For marketing purposes, I will only send emails, or contact you by telephone where you have provided explicit consent for me to do so. You may withdraw your consent or unsubscribe at any time from communications in any medium by contacting our Data Protection lead.

I will not use personal data for any automated decision making or profiling.

Retention of personal data

I will only keep your personal information for as long as it is necessary to fulfil the purposes described in this policy. Information relating to casework or policy communications will be retained to complete your request, provide you with a relevant update and/or assist in the event you contact again for help.

I will only retain your personal information so long as I am the MP for the Bootle Constituency, or until you ask for it to be removed.

I will regularly review the personal information I hold to ensure that its use is necessary and proportionate.

IP Addresses and Cookies

This site does not automatically capture or store personal information, other than logging the user’s IP Address or the location of your computer or network on the Internet, for systems administration and troubleshooting purposes. I also use IP addresses in the aggregate to track which pages people visit in order to improve the quality of the site.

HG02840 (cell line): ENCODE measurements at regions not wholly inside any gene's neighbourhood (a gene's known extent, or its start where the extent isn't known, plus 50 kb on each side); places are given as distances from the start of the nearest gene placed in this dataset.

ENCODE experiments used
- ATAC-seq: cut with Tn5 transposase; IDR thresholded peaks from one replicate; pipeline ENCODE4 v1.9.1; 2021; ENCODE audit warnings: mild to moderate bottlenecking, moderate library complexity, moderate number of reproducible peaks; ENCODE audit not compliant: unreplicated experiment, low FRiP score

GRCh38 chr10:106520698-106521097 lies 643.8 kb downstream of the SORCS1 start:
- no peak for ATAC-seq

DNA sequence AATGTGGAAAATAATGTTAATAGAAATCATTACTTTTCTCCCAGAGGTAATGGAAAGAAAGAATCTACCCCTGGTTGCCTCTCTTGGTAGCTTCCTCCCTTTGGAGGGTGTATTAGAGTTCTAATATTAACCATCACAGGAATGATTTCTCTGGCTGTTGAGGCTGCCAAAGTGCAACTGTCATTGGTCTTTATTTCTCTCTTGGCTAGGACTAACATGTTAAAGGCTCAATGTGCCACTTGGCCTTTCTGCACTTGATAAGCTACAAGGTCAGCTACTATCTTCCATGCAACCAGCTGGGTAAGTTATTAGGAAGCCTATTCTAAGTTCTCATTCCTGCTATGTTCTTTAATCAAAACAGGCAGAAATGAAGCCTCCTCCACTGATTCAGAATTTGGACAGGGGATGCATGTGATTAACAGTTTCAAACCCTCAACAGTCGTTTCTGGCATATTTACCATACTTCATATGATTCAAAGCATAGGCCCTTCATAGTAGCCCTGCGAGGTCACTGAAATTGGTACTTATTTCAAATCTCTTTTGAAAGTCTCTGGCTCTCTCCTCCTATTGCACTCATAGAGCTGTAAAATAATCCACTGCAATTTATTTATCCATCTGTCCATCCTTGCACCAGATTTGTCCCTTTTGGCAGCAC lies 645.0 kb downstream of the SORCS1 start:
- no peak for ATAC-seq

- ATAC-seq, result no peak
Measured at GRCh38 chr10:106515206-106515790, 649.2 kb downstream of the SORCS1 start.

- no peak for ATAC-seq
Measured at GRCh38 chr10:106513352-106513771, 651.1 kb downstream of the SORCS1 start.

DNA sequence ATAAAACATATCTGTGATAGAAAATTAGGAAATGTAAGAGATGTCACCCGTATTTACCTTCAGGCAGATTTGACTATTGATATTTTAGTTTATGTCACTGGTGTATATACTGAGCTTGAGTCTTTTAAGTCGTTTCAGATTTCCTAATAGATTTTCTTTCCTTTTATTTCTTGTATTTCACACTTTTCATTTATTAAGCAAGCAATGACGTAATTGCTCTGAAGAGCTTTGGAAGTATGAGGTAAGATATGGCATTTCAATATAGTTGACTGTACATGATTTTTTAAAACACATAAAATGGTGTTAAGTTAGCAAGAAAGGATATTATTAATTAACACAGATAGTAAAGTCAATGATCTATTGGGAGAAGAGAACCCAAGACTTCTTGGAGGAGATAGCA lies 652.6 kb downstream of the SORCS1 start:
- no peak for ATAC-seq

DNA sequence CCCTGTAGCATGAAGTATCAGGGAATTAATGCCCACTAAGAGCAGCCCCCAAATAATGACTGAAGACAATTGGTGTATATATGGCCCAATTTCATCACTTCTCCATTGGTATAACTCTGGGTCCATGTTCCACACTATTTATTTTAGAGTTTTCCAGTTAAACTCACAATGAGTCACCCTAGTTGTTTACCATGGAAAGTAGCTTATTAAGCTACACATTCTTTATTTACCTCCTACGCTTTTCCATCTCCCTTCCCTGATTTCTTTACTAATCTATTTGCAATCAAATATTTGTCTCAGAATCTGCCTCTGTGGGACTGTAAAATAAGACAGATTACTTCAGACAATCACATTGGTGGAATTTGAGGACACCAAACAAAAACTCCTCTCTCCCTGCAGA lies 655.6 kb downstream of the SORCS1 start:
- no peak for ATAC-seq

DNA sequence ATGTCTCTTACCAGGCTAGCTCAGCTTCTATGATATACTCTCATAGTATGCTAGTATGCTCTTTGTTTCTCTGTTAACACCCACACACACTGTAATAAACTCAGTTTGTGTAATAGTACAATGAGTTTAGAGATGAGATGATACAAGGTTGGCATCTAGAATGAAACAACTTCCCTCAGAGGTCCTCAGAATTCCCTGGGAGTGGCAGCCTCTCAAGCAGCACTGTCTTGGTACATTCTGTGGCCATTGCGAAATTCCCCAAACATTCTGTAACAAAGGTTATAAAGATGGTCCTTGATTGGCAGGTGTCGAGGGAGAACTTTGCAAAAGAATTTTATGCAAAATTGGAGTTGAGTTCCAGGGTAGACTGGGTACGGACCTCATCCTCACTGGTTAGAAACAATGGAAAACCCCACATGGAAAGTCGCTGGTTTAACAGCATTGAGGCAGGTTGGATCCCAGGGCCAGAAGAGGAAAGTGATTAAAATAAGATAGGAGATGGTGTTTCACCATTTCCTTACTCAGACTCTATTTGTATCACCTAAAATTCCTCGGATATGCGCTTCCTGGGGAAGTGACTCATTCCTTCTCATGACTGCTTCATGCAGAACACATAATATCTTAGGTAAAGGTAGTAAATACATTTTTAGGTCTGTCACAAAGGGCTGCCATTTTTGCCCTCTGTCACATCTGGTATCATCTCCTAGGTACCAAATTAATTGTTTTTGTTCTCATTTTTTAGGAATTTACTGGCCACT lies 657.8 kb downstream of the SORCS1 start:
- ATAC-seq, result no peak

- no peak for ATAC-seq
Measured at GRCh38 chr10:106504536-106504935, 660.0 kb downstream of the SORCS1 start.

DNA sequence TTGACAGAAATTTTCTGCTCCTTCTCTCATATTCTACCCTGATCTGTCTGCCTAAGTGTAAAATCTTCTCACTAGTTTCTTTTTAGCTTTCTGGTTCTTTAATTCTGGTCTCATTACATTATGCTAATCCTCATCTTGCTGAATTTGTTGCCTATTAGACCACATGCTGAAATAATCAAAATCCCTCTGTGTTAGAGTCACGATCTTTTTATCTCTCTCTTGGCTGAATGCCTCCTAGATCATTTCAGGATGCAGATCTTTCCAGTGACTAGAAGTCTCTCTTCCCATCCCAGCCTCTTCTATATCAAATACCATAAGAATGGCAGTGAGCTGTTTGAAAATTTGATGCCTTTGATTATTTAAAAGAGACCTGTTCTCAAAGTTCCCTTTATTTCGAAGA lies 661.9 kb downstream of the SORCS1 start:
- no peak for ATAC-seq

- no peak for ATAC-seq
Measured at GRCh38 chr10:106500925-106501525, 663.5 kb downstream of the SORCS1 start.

A cookie is a tiny text file that is stored on your computer. Cookies may be used in order to tailor your experience on this site according to the preferences you have specified. Cookies on this website do not contain personally identifiable information, other than your IP address, which itself is only very rarely enough to identify you as an individual.

Links to other websites

This website contains links to other websites. I am not responsible for the content or privacy practices of these websites.